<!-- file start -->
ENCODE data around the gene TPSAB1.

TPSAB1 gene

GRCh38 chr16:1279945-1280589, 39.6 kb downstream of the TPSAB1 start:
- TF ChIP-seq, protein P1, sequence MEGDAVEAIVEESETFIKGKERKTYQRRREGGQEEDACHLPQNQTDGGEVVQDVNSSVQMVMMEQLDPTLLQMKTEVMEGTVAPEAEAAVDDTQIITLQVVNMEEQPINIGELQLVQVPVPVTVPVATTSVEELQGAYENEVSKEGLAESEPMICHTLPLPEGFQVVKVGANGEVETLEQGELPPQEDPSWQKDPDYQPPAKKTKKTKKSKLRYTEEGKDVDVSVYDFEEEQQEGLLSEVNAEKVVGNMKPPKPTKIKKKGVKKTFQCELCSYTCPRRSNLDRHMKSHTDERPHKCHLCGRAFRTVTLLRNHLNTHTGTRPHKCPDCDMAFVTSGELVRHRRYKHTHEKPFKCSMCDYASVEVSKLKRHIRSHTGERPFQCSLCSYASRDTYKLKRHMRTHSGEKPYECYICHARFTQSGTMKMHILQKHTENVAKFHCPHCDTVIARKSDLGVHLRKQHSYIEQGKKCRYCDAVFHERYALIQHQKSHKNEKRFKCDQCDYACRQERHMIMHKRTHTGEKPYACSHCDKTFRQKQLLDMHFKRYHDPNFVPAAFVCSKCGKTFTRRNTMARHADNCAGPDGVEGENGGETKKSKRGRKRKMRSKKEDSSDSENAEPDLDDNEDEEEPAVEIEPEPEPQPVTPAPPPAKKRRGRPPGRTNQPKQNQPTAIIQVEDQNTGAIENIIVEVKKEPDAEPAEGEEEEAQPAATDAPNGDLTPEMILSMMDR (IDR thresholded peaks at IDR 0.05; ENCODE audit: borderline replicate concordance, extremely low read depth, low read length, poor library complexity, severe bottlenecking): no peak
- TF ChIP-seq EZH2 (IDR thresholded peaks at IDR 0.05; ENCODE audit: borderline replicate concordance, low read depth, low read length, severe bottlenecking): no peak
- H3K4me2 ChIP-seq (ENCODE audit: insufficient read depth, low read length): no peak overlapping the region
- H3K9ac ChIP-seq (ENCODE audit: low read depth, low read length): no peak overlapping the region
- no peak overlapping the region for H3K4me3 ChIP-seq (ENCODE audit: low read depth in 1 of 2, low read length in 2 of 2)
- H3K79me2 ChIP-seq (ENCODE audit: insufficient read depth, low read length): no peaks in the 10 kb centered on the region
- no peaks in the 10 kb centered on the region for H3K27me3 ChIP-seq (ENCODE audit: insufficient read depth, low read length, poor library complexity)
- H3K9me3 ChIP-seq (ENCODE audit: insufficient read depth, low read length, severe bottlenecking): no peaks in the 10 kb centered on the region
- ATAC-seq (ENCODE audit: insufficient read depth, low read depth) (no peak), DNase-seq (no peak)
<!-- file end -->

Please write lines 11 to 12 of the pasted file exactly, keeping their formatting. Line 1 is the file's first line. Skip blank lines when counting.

- H3K9me3 ChIP-seq (ENCODE audit: insufficient read depth, low read length, severe bottlenecking): no peaks in the 10 kb centered on the region
- ATAC-seq (ENCODE audit: insufficient read depth, low read depth) (no peak), DNase-seq (no peak)